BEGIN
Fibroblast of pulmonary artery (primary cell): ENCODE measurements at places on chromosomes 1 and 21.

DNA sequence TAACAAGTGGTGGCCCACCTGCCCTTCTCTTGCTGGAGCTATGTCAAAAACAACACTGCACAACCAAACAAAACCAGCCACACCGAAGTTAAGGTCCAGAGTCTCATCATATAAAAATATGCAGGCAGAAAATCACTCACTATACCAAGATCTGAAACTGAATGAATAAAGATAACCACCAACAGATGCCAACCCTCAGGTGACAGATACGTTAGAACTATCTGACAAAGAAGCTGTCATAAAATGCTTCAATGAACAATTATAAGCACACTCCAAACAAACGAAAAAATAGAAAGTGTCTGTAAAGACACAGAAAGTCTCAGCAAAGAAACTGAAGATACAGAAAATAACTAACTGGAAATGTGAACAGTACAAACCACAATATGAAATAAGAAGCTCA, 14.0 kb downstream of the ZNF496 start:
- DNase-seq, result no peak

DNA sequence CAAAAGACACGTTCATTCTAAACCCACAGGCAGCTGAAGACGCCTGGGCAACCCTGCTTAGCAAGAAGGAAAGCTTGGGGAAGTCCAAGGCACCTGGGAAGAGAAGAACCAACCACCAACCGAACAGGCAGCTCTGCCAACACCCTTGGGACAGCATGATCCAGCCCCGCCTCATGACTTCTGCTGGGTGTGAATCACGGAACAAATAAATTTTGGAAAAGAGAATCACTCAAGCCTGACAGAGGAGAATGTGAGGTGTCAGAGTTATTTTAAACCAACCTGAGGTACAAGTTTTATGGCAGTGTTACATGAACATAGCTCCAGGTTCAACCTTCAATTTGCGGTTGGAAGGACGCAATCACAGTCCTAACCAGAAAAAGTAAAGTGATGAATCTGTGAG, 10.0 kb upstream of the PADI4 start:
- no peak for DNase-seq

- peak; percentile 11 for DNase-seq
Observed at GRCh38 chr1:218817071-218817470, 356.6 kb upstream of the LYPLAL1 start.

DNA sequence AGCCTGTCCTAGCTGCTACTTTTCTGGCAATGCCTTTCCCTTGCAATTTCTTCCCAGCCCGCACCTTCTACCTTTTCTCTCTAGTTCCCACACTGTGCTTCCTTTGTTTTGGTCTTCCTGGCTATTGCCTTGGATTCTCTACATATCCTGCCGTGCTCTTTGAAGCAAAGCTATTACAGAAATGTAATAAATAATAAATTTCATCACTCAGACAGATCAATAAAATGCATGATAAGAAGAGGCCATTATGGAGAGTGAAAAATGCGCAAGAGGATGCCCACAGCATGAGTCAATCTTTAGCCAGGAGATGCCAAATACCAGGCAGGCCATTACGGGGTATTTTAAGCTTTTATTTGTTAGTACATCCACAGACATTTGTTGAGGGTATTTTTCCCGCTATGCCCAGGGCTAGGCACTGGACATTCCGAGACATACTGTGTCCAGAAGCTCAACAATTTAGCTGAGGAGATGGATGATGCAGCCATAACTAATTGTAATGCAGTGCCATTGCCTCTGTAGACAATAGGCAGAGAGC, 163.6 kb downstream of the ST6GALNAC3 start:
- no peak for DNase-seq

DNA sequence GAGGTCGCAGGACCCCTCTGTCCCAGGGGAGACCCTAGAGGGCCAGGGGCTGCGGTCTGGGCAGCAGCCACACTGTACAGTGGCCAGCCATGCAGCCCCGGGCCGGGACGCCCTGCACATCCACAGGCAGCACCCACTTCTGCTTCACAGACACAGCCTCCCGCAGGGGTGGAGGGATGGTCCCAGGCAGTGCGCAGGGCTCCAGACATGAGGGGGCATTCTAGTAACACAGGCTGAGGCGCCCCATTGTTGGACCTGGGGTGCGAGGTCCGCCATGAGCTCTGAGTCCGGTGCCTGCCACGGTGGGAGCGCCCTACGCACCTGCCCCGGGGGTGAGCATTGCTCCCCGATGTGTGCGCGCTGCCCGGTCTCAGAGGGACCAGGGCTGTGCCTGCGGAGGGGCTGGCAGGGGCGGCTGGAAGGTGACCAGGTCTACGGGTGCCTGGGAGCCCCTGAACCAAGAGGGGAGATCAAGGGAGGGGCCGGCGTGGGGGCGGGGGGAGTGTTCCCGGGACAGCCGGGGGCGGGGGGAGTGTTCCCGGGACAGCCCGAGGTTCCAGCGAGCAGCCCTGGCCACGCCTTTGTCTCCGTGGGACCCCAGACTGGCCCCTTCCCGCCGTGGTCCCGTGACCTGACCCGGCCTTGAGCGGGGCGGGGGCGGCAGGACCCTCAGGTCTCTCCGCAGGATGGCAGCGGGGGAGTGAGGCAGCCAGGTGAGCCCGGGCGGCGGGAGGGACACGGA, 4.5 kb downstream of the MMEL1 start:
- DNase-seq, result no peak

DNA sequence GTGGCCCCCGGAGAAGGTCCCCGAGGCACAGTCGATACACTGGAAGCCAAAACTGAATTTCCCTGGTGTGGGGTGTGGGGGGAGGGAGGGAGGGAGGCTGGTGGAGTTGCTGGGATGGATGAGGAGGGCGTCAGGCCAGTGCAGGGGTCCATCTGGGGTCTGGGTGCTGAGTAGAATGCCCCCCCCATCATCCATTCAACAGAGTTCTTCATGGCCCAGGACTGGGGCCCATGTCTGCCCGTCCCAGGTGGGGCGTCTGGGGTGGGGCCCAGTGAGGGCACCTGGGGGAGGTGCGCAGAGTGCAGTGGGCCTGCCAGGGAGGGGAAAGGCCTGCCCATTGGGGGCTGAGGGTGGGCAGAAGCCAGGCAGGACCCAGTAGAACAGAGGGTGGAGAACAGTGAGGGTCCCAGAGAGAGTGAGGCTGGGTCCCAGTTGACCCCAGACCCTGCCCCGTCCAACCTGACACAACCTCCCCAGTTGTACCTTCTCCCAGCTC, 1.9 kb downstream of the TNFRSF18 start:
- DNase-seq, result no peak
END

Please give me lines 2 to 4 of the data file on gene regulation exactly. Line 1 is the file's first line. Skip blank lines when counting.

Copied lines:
DNA sequence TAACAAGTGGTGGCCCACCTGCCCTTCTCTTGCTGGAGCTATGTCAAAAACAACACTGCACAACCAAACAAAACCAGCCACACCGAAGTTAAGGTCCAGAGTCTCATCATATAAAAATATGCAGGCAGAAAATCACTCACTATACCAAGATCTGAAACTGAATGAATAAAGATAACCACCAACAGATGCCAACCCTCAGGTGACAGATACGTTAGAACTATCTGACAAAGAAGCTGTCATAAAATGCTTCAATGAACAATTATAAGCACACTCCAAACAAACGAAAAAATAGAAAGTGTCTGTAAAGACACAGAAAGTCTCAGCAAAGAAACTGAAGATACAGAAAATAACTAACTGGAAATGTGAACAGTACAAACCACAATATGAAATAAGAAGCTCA, 14.0 kb downstream of the ZNF496 start:
- DNase-seq, result no peak

DNA sequence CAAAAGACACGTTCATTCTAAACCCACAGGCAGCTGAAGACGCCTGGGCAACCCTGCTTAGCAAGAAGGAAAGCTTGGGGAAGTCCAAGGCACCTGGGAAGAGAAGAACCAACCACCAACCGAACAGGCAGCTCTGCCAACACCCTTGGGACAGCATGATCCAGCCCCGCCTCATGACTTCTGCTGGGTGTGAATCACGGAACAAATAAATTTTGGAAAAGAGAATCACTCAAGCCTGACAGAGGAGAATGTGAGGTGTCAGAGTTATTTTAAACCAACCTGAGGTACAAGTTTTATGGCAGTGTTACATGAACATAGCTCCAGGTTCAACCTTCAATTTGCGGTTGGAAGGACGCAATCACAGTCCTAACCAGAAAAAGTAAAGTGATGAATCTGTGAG, 10.0 kb upstream of the PADI4 start: